County considers road to prevent rail closing


Citizen objections about a local rail crossing closure pulled Valencia County into the fray, pushing the commissioners to consider whether the county should be responsible for the road that crosses the tracks.

At a recent county commission meeting, Frank Sharpless, New Mexico Department of Transportation Transit and Rail Division director, brought the commissioners up to speed on the proposed closure of an uncontrolled, at-grade railroad crossing in Los Chavez.

The crossing is on an unnamed private road and was described as being at Mile Marker 928.76. Sharpless said this crossing is just one crossing along the 100 miles it owns between Belen and Santa Fe for operation of the Rail Runner commuter train.

He said in that 100 miles, there are 78 crossings at public roads and 32 on private roads.

"Historically, the public road maintenance and responsibility was on the local body … and private roads were developed over time after the railroad was there so that individuals who had ownership of property on other side of rail had access," Sharpless said. "It usually had restricted access. But over time, the private crossing became a public crossing because everybody knew about it."

That is now the dilemma DOT is facing in Los Chavez, he said.

"The owner (of the road) doesn't he feel should be responsible for people other than himself. I know there is opposition to closing the crossing. But there is DOT liability. We need to do something," Sharpless said. "We need a private-crossing agreement, make this a public road or unfortunately, we need to close the crossing."

Since the owner has not signed a private crossing agreement, the DOT initiated the process to close the crossing, which included putting up signs, informing the owner by letter, newspaper advertisements and a 30-day comment period. The department received 11 letters and eight phone calls in opposition of the closure. Final closure of the crossing requires action by the DOT cabinet secretary.

But those objections have made their way to the ears of the commissioners, so Chairman Charles Eaton asked that a representative of DOT come to the commission and explain the situation.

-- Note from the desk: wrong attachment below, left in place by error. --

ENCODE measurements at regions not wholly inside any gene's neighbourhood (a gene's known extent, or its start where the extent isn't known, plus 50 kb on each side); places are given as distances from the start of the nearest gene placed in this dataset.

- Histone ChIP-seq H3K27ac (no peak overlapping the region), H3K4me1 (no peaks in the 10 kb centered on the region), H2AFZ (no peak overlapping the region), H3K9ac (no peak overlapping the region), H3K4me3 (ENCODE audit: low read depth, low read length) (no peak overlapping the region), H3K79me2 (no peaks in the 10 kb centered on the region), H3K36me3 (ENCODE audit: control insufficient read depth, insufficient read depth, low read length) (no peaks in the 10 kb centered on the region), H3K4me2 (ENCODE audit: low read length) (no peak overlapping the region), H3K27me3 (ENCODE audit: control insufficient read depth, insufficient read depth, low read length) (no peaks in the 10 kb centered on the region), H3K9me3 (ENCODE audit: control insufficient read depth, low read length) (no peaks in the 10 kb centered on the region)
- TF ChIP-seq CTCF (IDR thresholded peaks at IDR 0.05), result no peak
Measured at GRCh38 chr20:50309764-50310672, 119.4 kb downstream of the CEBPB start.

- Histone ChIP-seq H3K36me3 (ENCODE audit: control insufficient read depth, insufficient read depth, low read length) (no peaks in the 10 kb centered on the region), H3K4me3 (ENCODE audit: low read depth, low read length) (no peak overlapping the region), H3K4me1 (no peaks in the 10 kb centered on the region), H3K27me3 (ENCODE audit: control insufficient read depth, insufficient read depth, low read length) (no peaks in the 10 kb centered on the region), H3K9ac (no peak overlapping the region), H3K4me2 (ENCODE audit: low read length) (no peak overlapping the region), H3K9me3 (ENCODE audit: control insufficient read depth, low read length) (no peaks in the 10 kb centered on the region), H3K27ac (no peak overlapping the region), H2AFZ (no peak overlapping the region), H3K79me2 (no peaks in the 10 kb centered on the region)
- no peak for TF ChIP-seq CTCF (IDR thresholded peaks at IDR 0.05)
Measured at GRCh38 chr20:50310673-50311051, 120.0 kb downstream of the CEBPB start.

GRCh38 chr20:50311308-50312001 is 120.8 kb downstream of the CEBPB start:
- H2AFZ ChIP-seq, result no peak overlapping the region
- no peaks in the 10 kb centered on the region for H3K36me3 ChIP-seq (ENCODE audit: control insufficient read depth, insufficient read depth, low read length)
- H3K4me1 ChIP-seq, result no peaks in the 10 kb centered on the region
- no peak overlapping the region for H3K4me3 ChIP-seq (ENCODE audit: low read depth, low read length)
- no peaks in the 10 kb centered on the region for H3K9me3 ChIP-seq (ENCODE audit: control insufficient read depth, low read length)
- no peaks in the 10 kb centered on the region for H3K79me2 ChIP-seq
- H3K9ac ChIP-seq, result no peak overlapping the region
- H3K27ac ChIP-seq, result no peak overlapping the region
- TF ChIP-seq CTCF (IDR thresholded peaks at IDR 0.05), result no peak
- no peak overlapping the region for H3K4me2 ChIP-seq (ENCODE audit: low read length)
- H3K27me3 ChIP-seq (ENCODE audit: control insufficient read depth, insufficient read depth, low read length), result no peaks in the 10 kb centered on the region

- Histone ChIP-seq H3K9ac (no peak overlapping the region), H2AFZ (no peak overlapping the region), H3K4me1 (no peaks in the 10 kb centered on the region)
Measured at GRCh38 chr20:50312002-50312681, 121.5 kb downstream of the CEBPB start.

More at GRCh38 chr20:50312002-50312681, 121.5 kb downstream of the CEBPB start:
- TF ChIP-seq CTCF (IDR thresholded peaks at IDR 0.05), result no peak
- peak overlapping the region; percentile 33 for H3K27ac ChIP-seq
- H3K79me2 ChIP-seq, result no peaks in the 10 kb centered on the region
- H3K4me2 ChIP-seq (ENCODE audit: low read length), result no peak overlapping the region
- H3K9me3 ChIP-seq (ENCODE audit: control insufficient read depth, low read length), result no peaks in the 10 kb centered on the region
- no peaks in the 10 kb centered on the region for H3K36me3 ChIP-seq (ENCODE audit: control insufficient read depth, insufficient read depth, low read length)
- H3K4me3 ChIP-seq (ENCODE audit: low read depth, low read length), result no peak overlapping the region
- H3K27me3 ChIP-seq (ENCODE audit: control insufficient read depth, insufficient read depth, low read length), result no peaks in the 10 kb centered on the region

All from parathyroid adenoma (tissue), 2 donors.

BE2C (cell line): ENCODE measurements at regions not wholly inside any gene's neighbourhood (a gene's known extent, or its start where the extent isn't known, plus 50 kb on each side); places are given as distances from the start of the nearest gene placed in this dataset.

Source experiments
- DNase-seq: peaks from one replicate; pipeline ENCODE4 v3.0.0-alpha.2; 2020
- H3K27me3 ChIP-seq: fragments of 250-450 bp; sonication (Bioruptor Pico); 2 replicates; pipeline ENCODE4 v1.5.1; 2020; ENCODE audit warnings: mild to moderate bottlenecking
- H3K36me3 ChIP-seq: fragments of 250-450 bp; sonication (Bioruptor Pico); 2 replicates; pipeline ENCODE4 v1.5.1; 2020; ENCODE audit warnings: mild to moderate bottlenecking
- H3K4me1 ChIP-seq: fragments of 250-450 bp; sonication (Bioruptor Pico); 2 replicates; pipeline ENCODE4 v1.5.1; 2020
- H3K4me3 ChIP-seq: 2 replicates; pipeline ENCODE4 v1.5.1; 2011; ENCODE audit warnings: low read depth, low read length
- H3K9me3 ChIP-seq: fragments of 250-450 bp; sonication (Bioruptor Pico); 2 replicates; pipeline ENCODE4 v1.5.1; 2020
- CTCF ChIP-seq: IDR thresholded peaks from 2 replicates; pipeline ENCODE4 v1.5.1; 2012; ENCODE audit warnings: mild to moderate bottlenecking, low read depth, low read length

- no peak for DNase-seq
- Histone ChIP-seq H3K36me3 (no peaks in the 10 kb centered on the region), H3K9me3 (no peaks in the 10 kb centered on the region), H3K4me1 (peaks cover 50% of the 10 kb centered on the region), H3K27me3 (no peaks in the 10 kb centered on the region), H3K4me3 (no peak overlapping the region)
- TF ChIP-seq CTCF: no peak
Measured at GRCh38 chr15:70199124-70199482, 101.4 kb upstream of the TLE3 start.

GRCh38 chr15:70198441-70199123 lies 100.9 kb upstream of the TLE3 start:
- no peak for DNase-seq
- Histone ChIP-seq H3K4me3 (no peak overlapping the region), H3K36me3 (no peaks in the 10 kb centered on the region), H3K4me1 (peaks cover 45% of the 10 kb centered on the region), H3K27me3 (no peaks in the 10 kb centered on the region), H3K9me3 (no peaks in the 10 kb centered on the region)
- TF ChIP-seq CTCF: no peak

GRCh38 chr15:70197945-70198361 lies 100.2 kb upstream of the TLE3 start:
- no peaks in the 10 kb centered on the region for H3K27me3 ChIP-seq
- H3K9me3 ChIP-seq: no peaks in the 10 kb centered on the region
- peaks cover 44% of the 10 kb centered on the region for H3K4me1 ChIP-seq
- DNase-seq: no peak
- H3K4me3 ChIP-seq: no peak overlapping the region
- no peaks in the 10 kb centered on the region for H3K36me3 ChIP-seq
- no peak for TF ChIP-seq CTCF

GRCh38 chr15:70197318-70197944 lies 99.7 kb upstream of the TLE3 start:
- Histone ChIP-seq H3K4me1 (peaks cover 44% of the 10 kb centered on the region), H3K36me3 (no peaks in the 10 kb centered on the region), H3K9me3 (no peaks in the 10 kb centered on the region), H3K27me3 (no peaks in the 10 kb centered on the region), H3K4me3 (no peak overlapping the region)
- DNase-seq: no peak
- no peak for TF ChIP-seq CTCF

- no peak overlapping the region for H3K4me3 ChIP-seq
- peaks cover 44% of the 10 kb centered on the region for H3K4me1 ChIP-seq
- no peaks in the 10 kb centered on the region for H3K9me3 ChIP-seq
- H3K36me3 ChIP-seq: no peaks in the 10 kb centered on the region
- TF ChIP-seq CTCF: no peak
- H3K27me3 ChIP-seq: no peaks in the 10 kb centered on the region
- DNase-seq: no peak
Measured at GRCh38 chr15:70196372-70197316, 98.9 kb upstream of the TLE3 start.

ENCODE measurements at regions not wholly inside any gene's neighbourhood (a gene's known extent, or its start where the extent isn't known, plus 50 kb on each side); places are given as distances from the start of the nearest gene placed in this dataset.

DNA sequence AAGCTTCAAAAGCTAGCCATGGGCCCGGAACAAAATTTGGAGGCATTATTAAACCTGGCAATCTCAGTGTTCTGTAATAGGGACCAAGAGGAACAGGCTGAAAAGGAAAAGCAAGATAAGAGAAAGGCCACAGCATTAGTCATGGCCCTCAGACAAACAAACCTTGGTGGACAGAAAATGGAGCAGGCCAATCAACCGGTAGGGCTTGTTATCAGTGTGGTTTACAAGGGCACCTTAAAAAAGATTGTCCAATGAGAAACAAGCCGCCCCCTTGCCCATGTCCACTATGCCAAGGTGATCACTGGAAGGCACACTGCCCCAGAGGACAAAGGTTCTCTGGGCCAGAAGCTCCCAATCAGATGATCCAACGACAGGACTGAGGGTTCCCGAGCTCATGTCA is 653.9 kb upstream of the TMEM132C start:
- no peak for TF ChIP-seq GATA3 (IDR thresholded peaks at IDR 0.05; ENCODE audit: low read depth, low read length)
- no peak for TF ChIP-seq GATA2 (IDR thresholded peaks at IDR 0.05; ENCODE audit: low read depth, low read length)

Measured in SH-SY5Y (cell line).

Unless an agreement was put in place, Sharpless said the only other option to keep it open was for the county to make it a public road and take on the maintenance.

Sharpless noted that the county had accepted Calle de Oro off N.M. 47 south of the Mid-Valley Airpark as a public road in order to prevent a hardship to residents. If the crossing had been closed, those who lived on the road would not have been able to access their homes without significant rerouting.

That road, as well as part of Luscombe Lane, were both accepted as public roads after two separate collisions between the Rail Runner Express and passenger vehicles in the fall of 2007 that killed three people.

Sharpless said in the case of Calle de Oro, no one was willing to do a private-crossing agreement, so residents petitioned the county to take the road.

"The thing to remember is, once a crossing becomes public, DOT can spend money on it. Requests for improvements on private crossings are denied because of anti-donation laws," he said. "If it's public, we can put up lights, gates, advanced warning signs."

Eaton said the crossing is in his district and he was contacted by residents. He said it seemed like the Rail Runner was causing crossings to close in the County, thus closing down a lot of agricultural opportunities.

"We want to prevent that from happening," Eaton said. "This is an agricultural community. I think the alternate route could potentially be a safety concern as well. We see our farming community as an economic driver."

County Commissioner Alicia Aguilar asked if the county takes the road, who takes on the liability if there is an accident.

Sharpless said there would be a licensing agreement between DOT and the county if that's the direction things went.

Valencia County Public Works Director Kelly Bouska said she was meeting with the road's owners to begin the process of transferring the private road to the county, making it a public road. After that process is complete, Bouska said her department will take the necessary steps and go before the commissioners to see if they want to put the road on the county's maintenance rolls.

After all those things are done, the county can begin working with DOT to secure funding for safety equipment for the crossing, she said.

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